Trigger Mechanics

I spend most of my time at the range watching…

I spend most of my time at the range watching other people shoot, as an instructor. Carefully observing the shooter and how they apply the shooting fundamentals will indicate most of the time if they hit the target or not, and the most important skill to master is proper trigger control.

As with any skill, bad habits can build up over time and many shooters will use different techniques to try and compensate. However, when distance and/or speed are added to the mix, bad form will defeat any shooter. Also, bad skills that have been built up need to be unlearned and proper technique must be developed almost from scratch.

This is one reason it is often easier to teach new shooters than it is to train experienced ones. Long-time shooters may often be making mistakes they don’t ever notice, and this is why it’s valuable to have another shooter, instructor or coach serve as an observer. Even the slightest factor can cause bad shots. I have seen shooters that—no matter the distance—consistently group their shots slightly right or left. Often this is a result of using too much or too little of the index finger, which can alternatively pull or push the gun off-center for a right-handed shooter.

Still other shooters have a tendency to anticipate the recoil, pushing the gun forward and down to try and compensate, or they jerk the trigger instead of squeezing, both of which can make their shots go low. A heavy recoiling gun will give all but the most experienced shooters fits of anticipation, and trying to shoot fast makes not jerking the trigger a real challenge.

patrogers-panteao-photo-credit
As trainer Pat Rogers (above) demonstrates, most ARs have single-stage triggers and shooters should practice regularly to master the feel of their rifle’s trigger. Panteao Productions, LLC Photos

Single Vs. Double Stage

These trigger mechanics are things the shooter can control—dealing with a bad trigger, however, is not. The first thing to understand is that triggers come in two flavors, singe-stage and two-stage for single-action guns. A double-action trigger will have a distinct pull but may still exhibit some of the problems described below.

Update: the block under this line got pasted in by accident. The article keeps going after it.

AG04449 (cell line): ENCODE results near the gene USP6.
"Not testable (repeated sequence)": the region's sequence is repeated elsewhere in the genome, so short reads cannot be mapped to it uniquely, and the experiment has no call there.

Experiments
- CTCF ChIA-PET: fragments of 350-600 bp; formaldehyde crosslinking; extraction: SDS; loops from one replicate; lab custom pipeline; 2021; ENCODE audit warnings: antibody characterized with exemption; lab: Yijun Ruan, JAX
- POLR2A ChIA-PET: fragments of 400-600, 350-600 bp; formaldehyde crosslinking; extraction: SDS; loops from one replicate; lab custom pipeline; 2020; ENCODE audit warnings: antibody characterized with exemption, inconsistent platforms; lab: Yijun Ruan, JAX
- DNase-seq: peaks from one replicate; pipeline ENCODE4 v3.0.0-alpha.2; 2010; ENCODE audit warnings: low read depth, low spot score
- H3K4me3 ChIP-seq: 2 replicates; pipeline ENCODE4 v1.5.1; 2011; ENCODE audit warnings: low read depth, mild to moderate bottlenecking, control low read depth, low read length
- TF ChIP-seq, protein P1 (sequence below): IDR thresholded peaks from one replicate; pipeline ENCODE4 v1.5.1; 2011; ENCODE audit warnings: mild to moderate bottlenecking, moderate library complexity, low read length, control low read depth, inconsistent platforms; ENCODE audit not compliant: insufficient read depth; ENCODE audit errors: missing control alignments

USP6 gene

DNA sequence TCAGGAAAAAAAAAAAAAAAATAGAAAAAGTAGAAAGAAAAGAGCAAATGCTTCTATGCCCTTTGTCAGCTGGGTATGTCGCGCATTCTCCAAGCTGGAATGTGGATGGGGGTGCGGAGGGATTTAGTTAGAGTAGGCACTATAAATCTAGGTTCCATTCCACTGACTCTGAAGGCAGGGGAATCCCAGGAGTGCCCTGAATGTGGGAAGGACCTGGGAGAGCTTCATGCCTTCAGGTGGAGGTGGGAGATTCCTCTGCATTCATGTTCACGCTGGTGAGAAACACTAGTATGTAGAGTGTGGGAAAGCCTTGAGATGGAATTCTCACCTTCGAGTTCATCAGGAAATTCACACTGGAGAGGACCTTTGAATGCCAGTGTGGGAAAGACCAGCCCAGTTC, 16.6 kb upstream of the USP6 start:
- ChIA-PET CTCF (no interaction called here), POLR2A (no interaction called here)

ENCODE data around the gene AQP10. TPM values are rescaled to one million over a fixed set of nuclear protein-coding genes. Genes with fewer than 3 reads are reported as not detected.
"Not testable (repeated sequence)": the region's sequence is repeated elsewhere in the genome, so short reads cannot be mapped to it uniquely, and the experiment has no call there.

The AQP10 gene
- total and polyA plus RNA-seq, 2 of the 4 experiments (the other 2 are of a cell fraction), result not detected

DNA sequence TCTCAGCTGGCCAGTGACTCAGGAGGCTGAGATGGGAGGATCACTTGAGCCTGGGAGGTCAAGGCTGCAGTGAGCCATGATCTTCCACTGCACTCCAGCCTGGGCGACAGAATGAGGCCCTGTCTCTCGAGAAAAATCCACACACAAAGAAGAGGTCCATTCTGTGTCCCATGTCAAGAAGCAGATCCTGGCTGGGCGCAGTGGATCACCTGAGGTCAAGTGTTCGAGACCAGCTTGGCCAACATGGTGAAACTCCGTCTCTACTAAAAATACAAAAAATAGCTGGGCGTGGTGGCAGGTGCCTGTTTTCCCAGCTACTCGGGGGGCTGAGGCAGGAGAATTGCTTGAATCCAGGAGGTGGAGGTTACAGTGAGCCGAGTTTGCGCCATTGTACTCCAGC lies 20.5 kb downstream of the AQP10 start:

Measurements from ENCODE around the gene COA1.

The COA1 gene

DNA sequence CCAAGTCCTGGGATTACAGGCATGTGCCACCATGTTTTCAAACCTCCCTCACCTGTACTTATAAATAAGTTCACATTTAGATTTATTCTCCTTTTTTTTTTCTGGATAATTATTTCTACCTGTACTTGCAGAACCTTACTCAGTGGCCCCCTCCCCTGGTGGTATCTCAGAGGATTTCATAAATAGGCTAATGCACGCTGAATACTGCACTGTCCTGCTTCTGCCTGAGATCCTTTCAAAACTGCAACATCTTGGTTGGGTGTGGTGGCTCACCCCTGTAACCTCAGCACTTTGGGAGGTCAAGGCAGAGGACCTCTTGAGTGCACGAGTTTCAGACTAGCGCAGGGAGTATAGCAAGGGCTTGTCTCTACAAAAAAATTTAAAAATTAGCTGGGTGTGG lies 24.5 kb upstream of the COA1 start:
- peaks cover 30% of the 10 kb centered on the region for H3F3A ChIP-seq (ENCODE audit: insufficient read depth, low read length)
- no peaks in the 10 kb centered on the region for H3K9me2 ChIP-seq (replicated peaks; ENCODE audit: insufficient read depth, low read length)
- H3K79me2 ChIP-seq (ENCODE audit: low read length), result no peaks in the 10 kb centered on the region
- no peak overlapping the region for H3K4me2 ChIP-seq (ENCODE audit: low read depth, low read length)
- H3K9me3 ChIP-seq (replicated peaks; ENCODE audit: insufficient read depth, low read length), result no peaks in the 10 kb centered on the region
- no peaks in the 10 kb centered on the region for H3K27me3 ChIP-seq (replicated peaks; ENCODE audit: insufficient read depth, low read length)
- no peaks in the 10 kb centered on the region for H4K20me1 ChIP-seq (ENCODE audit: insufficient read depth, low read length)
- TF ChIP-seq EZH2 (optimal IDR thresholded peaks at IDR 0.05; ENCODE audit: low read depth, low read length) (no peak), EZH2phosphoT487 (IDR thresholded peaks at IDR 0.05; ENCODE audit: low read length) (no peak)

In a two-stage trigger, the shooter will first encounter take-up, which is the distance the trigger travels with very light pressure before it starts to engage the sear and more pressure is needed. At this point, the trigger is only under light spring pressure. When there is no spring pressure at all, you have what is referred to as “slack.” U.S. military rifles, at least prior to the introduction of the M16, commonly had two-stage triggers.

Many competitive shooters, especially those who got used to older military rifles, will prefer a two-stage trigger, which allows the shooter to prep the trigger. Since it is not possible to hold the sights perfectly still, especially in pistol shooting, this lets the shooter know exactly when the shot will break and time the movement of their sights onto the bullseye of the target. Some also consider a two-stage trigger to offer a higher degree of safety since the difference in trigger feel gives the shooter more warning before the gun fires.

On a single-stage trigger, there is no take-up or slack, and as soon as the trigger squeeze starts, the trigger is engaging the sear. On a good single-stage trigger, the shooter should only feel the weight of the trigger and no take-up, and minimal travel or creep before the shot breaks. A single-stage trigger is preferred by many for tactical situations, or where fast shooting is the norm.

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